Anaerobic Microbial Reductive Debromination of Polybrominated Diphenyl EthersEPA Grant Number: R830251
Title: Anaerobic Microbial Reductive Debromination of Polybrominated Diphenyl Ethers
Investigators: Nies, Loring , Filley, Timothy
Current Investigators: Nies, Loring , Ahn, Mi Youn , Filley, Timothy
Institution: Purdue University
EPA Project Officer: Lasat, Mitch
Project Period: August 12, 2002 through August 13, 2004 (Extended to September 1, 2006)
Project Amount: $230,795
RFA: Futures Research in Natural Sciences (2001) RFA Text | Recipients Lists
Research Category: Land and Waste Management , Ecological Indicators/Assessment/Restoration , Hazardous Waste/Remediation
Polybrominated diphenyl ether (PBDE) flame retardants have been detected in sediments, sewage sludge, fish, mammals (including humans), and air throughout the northern hemisphere. While concentrations of PCBs, DDT, and PCDDs in biota are generally decreasing, PBDE concentrations are increasing exponentially. Our objective is to determine whether anaerobic reductive debromination of decabromodiphenyl ether (BDE-209) in sediments to 2,2',4,4'-tetrabromodiphenyl ether (BDE-47) is responsible for some portion of the flux of BDE-47 that is accumulating in the biosphere. The specific hypotheses to be tested will determine whether BDE-209 will undergo reductive debromination. Furthermore, we will identify and quantify the products of this biotransformation. Forty million kg of PBDE flame retardants are produced each year, of which 75% is BDE-209 and only 4% is BDE-47. Yet 60-70% of all PBDE detected in the atmosphere, sediments, and biota (including humans) is BDE-47. BDE-47 is a known endocrine disruptor in rats and mice. Based on knowledge acquired over the last three decades about PCBs, PBBs, and PCDDs we would expect PBDEs to slowly undergo microbial reductive debromination in anaerobic sediments. To date no studies have been completed regarding the biotransformation of PBDEs in sediments. This is clearly an area where scientific data is insufficient. Continued use and release of PBDEs could produce serious future environmental problems to humans and ecosystems.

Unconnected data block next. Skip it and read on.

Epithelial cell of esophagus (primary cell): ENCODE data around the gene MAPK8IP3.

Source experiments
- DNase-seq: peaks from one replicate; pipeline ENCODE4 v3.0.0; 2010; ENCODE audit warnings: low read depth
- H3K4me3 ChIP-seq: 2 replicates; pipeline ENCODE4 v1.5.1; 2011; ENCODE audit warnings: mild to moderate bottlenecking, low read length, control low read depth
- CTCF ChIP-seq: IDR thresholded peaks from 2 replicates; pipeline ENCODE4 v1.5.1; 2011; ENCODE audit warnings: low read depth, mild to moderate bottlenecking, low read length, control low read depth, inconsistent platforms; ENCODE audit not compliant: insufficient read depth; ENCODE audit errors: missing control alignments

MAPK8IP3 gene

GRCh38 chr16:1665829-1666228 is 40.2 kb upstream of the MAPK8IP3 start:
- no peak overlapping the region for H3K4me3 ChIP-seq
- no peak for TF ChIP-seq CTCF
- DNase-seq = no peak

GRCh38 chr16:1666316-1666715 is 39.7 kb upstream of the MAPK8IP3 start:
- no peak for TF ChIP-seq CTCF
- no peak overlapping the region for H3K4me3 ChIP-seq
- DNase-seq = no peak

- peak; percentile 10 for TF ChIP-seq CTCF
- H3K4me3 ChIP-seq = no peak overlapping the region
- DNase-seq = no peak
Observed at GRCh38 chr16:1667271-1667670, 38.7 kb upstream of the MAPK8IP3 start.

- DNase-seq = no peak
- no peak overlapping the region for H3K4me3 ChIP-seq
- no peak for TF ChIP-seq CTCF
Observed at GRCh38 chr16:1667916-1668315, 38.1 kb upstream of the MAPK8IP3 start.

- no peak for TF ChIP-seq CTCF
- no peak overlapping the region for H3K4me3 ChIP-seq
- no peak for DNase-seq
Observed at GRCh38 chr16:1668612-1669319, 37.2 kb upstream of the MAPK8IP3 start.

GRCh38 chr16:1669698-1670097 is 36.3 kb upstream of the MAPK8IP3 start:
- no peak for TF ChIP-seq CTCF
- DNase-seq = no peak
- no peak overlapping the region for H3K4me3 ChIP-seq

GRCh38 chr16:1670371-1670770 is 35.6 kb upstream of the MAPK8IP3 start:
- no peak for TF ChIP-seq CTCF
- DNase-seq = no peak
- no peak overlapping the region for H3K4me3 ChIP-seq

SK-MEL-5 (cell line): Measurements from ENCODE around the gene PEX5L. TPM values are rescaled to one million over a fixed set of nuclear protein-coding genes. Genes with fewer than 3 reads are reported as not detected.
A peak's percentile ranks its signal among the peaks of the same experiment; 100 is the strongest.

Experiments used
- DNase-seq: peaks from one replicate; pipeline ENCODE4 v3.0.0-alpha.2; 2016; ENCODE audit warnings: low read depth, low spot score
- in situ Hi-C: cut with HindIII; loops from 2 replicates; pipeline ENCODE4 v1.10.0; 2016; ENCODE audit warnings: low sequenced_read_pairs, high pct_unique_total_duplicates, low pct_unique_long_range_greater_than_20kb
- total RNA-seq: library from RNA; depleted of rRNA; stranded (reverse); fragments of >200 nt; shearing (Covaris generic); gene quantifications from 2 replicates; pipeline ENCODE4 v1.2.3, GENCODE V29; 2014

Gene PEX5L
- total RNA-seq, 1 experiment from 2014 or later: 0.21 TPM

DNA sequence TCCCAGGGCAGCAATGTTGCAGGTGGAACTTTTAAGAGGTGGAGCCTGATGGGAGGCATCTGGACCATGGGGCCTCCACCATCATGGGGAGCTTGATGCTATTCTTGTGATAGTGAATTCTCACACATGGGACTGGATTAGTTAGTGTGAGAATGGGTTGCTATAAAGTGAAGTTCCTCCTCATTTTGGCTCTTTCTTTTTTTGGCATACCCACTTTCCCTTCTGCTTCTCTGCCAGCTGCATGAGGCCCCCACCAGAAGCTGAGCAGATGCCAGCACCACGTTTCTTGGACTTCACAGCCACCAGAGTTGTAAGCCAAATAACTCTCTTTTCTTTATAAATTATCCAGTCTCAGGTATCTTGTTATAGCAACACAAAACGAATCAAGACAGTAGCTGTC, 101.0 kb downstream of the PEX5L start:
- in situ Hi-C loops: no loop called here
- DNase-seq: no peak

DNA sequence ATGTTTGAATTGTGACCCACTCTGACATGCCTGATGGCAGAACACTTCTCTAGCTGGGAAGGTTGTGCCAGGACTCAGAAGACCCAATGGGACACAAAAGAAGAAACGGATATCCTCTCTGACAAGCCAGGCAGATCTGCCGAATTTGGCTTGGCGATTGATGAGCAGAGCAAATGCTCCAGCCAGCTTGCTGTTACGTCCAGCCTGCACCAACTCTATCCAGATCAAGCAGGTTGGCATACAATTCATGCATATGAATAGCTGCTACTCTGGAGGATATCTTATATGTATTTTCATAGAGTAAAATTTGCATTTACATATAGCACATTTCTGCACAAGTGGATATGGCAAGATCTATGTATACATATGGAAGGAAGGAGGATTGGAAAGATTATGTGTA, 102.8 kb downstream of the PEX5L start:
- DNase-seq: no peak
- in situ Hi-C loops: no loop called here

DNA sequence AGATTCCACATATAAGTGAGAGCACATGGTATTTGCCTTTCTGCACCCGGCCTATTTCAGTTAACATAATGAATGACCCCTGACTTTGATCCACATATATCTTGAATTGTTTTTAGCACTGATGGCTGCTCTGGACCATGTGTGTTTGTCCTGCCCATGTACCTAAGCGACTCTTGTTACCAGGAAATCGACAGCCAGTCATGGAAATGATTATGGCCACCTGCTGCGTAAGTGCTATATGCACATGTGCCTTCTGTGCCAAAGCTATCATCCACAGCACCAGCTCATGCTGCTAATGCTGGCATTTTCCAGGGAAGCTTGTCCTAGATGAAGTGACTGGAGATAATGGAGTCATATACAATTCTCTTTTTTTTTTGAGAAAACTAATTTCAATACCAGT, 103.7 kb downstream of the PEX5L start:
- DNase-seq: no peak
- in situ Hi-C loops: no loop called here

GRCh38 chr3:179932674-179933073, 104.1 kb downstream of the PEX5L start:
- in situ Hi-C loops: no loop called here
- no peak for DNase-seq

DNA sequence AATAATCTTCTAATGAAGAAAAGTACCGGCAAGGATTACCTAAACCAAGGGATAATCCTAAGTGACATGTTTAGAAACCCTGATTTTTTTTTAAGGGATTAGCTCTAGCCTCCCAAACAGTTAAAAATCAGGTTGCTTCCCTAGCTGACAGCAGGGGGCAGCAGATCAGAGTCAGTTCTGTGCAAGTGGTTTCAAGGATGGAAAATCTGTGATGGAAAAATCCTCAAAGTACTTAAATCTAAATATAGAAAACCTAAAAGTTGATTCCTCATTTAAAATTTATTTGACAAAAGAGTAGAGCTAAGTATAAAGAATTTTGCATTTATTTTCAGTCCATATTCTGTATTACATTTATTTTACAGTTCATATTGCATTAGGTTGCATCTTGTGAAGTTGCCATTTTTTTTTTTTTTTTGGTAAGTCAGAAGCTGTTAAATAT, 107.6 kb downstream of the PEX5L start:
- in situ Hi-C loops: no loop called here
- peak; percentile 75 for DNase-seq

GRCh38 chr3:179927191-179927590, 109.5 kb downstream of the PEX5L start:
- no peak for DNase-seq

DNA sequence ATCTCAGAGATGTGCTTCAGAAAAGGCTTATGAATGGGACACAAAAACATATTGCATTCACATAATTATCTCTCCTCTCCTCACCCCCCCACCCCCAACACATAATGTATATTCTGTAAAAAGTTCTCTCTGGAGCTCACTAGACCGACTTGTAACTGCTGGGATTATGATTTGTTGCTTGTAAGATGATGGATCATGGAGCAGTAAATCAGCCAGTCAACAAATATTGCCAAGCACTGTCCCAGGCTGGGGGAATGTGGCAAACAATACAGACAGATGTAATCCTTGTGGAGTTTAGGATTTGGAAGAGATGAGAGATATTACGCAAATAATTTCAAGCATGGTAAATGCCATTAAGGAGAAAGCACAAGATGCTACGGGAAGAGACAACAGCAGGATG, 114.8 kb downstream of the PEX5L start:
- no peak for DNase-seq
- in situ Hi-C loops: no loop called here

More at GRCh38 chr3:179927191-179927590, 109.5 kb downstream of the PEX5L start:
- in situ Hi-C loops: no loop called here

We will experimentally test our hypotheses by monitoring the fate of different PBDE congeners in controlled laboratory experiments. We will identify any transformation products that appear in sediment microcosms and chemical biomimetic reactions using appropriate reference standards and GC/MS. This approach has been used previously to examine the reductive dehalogenation of PCBs, PBBs, and PCDDs.
We expect to identify the PBDE products that will be produced from the reductive debromination of BDE-209 that is found in sediments. These products will be more mobile, bioavailable, and potentially more toxic than BDE-209. The data from this study can be used to estimate the rate of reductive debromination of BDE-209 in sediments in the environment. This information could contribute to a larger global model used to assess 1) the fate of BDE-209 already in service, and 2) the flux of PBDEs through various environmental compartments under different future use scenarios. Many nations are restricting or eliminating the use of lower brominated PBDEs. The results from this study will provide an important contribution to the body of knowledge that is needed to assess the risk of continued use of highly brominated PBDEs such as BDE-209. Users of the data acquired in this study would be policy makers and regulatory officials (e.g. US EPA) who need sound science on which to base decisions. The ultimate beneficiary of this work will be the public at large.